By John Carlson—
Countless people admire stately shrubbery sculpted to within an inch of its life, but not me.
I am more into what you might call “impressionistic” shrub sculpting.
This was not an artistic passion purposely pursued. Rather, the realization struck one day after gazing at the shrubs ringing our little circular driveway and noting they were what the uninformed might call “crappy looking.”
In my defense, I had never owned shrubs lining a circular driveway before we bought this place. The very idea of shrubs lining a circular driveway seemed foreign to me, unnecessary. Therefore, they took a little getting used to. Early on in that process, I often found myself driving over one or two, sometimes without realizing I had done so.
Luckily, Nancy was very good about promptly alerting me.
“You drove over our shrubs again!” she’d wail, so I would take a look and danged if she wasn’t right.
“Oops!” I’d say, wallowing deeply in shame and regret. “My bad!”
But I was just kidding. I didn’t care that I’d run over some of our stupid shrubs. In fact, if I’d had my way, and could have convinced Nancy it was somehow her fault, I’d have driven over every single one of those suckers.
It’s funny, the things that come to define a man’s life. I had been a husband and father. A newspaperman. A Lutheran. A cheeseburger-pizza-chicken wings addict. An airplane and motorcycle nut. A fellow always ready to embrace the joy in life’s simple pleasures, especially if it involved a bottle of bourbon.
But in life’s final analysis, I was just a shrub hater.
How I’d arrived at that point was so natural a progression, I never saw it coming. For my first fifty-five years, I hadn’t cared about shrubbery one way or the other. But then we moved into the house we bought before buying the house we’re in now. It was a wonderful house, with a forty-foot-long hedge out front.
Being chest high, it was no hassle to trim.
Out back, however, was another forty-foot-long hedge bordering one side of our driveway. On the eastern end it stood chest high, too. But its western end sloped up to a height of well over six feet, and was every bit of four feet across.
Now, it should be noted I stand a towering five-feet-six.
Reigning in this monster, then, required me to balance precariously on a ladder hanging way over the top, my spindly writer’s arms guiding the hedge trimmers while I sweated, swore and swatted bugs away. Sometimes I’d even lose my balance and fall into the hedge, alerting Nancy to my predicament by hollering my butt off while energetically pumping my stumpy little legs as they poked obscenely out its prickly side.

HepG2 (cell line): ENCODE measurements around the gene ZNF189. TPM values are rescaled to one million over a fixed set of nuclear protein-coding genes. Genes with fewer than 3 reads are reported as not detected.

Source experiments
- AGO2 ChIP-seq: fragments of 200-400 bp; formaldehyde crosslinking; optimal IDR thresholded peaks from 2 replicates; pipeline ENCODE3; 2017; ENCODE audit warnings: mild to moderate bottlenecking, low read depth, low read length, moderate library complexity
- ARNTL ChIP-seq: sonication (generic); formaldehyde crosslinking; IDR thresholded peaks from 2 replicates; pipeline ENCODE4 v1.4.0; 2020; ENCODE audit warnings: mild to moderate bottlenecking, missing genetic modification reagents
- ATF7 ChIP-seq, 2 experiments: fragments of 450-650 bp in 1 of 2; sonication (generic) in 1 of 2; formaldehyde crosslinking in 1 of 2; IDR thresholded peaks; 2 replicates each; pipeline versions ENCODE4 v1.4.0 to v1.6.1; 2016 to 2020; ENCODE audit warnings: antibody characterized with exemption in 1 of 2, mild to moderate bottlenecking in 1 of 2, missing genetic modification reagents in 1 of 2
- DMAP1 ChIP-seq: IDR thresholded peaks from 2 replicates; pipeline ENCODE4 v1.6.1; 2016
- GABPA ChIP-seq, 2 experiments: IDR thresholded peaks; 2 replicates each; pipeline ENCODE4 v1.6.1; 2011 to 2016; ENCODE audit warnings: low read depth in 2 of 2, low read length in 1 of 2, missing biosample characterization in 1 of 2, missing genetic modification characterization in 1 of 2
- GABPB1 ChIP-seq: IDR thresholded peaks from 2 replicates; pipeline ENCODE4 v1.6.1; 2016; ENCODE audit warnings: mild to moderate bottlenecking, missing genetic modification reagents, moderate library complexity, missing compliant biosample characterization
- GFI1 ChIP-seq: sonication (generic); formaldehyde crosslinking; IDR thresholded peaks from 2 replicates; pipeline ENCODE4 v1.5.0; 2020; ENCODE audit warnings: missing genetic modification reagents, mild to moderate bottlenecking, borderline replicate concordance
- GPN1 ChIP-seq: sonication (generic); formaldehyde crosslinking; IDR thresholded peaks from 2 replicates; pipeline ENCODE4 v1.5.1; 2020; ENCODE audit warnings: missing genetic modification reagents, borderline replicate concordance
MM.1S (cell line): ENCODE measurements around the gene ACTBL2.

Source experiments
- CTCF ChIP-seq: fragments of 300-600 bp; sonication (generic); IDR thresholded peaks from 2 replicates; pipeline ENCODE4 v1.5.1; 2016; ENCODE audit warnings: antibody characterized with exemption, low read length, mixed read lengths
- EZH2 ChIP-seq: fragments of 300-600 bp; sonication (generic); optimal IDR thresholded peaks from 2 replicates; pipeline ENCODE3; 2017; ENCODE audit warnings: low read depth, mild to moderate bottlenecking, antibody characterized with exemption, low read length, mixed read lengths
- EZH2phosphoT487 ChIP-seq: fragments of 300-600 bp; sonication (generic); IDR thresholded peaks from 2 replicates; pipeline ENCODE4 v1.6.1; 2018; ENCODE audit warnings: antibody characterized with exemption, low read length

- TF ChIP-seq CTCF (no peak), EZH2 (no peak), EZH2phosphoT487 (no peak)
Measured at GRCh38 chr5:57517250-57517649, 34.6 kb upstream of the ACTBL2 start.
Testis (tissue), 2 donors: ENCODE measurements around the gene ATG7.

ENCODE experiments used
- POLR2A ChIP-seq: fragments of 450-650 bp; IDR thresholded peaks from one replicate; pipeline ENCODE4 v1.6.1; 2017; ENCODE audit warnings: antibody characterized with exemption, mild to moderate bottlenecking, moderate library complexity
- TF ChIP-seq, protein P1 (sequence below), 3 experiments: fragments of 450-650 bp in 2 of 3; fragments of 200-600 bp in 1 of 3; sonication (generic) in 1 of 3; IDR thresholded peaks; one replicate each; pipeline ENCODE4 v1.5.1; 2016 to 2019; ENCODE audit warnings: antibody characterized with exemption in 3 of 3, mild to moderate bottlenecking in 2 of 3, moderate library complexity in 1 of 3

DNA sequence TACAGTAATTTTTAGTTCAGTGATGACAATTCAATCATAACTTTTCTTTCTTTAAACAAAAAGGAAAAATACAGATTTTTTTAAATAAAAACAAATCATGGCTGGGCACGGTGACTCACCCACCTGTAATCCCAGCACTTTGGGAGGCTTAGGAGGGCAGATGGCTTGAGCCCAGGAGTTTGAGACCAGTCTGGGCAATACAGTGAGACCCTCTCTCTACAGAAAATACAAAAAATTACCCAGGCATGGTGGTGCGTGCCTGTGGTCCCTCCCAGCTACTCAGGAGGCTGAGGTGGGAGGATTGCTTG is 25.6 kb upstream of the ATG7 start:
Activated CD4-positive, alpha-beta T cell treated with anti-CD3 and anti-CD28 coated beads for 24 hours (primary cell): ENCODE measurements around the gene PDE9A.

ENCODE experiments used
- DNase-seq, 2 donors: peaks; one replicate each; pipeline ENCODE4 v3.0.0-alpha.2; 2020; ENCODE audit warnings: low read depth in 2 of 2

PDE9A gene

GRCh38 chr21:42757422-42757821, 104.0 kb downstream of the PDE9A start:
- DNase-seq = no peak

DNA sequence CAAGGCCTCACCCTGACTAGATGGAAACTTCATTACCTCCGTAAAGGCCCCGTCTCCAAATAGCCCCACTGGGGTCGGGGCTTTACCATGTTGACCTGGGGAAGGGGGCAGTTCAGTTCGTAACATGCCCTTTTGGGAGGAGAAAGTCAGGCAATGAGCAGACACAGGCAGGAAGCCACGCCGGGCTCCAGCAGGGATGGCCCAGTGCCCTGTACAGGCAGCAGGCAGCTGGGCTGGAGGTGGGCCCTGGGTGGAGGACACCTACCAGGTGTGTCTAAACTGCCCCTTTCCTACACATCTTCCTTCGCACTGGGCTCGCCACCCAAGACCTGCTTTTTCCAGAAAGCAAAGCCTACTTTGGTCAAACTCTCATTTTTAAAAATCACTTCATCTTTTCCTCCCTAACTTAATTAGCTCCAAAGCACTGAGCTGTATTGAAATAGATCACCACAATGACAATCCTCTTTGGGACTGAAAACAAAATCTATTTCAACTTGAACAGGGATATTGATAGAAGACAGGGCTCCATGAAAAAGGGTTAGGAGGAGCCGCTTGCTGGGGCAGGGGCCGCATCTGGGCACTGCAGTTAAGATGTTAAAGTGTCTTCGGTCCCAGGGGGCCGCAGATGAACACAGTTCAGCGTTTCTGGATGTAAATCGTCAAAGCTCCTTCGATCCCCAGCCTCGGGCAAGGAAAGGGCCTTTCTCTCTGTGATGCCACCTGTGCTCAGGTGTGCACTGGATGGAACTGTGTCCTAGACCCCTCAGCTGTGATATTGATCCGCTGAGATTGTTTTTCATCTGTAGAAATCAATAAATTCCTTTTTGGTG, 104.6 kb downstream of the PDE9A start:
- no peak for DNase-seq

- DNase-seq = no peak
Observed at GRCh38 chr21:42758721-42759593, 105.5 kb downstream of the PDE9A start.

As it turned out, we spent ten mostly wonderful years in that house, but by the fifth year I already knew one thing for certain.
Terrorists? Murderers? Bullies who preyed on the weak and helpless? Yeah, to me they were all despicable. But beyond any doubt, that stinking back hedge was the single living thing that I hated most in the whole wide world.
Anyway, this explanation of what spurred my hatred for shrubs is leading to a surprising revelation. While I don’t necessarily like the shrubs lining our puny circular driveway, I don’t necessarily hate their guts anymore, either.
Folks of a rational bent will probably argue it’s hard to hate a shrub’s guts, what with shrubs not having any guts and all. But my new shrub attitude is mostly due to the fact that, since becoming an impressionistic shrub sculptor, I no longer have to trim them.
Besides, as far as I can recall, the official reasoning behind not trimming them is you want them to grow unchecked until they all reach a uniform height. Sadly, or in my case happily, this may never happen, since every year we end up replacing old shrubs my truck has crunched with brand new baby shrubs.
On the other hand, I still must tolerate the looks of superiority flashed my way by passing shrub-lovers.
This explains why I came up with that load of horse-puckey – er, I mean explanation – about being an impressionistic shrub sculptor.
I now consider my shrubs to be an art exhibit dedicated to famous bushy-haired people.
Being a rock ’n’ roller at heart, I’ve got “Jimi” and “Jerry” sprouting near each other out there. It being my personal tribute to the late, great Jimi Hendrix and Jerry Garcia, sometimes I get a little misty at seeing their crazy branches all akimbo. “Albert” is out there, too, in honor of Mr. Einstein, who gave mankind the Theory of Relativity, for which I am eternally grateful, though I’m not totally sure why. Then there’s “Larry,” as in Larry Fine from the Three Stooges, whose sterling example taught kids it was perfectly OK to smack somebody who pissed us off upside the head.
As for the other untamed shrubs shooting every which way out there, I think of them as a paean to nature’s unconquerable quest to thrive.
That’s assuming you don’t drive over them.
John’s weekly columns are sponsored by Beasley & Gilkison, Muncie’s trusted attorneys for over 120 years.
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A former longtime feature writer and columnist for The Star Press in Muncie, Indiana, John Carlson is a storyteller with an unflagging appreciation for the wonderful people of East Central Indiana and the tales of their lives, be they funny, poignant, inspirational or all three. John’s columns appear on MuncieJournal.com every Friday.